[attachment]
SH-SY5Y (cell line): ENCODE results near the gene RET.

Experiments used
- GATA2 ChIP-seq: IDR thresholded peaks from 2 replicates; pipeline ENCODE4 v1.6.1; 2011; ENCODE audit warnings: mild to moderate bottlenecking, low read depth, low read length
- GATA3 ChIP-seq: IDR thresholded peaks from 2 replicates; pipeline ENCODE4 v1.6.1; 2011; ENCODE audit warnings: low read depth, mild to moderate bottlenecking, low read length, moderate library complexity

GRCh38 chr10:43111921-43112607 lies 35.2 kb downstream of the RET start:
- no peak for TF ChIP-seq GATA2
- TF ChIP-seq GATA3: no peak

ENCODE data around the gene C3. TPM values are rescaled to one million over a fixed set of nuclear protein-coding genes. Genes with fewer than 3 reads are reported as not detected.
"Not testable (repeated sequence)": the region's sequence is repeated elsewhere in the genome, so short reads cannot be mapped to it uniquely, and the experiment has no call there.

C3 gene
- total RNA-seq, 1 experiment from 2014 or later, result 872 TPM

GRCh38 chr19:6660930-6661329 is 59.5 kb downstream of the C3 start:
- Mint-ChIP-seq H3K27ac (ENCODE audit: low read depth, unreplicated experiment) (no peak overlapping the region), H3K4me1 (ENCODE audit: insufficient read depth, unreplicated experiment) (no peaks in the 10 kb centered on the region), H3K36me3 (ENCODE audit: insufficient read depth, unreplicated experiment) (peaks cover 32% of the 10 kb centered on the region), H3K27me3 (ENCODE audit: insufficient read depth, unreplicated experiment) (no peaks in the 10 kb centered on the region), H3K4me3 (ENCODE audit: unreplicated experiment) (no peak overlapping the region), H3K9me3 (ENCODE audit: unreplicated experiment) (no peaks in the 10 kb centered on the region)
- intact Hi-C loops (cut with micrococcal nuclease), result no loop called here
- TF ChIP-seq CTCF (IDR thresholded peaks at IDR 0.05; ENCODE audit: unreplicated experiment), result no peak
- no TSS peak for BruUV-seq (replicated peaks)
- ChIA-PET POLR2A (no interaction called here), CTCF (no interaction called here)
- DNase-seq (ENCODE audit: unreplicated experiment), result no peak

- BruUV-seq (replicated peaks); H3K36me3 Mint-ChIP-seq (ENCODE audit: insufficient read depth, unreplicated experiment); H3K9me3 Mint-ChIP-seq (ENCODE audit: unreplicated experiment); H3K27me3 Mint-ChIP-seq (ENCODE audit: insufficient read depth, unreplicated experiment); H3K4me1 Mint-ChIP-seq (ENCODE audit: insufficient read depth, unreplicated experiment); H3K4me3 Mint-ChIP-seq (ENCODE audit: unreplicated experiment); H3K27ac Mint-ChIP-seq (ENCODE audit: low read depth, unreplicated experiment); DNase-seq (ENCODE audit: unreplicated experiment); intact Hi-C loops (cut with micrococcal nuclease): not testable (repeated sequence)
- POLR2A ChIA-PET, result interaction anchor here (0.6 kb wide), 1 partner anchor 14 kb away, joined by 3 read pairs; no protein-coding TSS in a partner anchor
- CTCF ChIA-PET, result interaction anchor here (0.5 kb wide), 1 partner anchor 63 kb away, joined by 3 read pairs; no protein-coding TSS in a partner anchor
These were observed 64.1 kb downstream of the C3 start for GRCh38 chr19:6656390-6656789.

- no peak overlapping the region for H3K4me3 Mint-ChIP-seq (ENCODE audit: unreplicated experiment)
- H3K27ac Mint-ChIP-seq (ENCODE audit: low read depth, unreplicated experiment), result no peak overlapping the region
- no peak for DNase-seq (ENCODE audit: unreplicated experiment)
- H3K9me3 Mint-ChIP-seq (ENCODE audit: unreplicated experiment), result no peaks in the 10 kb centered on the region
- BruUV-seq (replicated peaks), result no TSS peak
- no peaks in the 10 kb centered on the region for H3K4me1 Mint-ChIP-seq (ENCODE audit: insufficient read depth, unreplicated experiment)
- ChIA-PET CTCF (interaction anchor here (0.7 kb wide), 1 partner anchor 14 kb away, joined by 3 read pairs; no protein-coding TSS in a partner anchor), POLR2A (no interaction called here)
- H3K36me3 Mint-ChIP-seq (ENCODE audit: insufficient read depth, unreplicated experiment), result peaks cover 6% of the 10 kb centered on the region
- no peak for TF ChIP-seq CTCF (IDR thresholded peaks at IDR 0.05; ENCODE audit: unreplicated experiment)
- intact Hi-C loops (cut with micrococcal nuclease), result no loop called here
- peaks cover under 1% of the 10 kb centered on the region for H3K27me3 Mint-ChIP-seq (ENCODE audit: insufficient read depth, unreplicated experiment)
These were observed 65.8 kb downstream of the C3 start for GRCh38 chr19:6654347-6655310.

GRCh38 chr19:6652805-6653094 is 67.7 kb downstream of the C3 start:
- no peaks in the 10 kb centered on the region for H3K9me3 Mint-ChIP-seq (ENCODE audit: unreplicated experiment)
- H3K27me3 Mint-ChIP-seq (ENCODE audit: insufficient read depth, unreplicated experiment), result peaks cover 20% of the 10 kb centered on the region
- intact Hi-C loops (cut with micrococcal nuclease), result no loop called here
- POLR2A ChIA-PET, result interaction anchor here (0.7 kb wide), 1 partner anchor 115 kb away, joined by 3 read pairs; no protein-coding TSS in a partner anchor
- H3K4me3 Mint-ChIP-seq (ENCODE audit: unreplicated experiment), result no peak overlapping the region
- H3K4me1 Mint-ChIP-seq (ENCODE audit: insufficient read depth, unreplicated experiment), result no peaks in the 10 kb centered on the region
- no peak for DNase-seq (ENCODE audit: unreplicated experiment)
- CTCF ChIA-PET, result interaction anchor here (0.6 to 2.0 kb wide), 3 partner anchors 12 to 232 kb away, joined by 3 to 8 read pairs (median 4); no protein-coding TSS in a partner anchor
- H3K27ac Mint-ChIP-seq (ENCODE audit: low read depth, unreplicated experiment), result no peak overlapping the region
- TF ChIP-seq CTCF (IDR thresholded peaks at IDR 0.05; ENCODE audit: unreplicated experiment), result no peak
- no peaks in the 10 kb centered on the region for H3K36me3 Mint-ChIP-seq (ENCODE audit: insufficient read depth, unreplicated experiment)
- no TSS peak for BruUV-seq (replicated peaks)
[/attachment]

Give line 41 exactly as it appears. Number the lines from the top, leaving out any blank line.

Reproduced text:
- H3K4me1 Mint-ChIP-seq (ENCODE audit: insufficient read depth, unreplicated experiment), result no peaks in the 10 kb centered on the region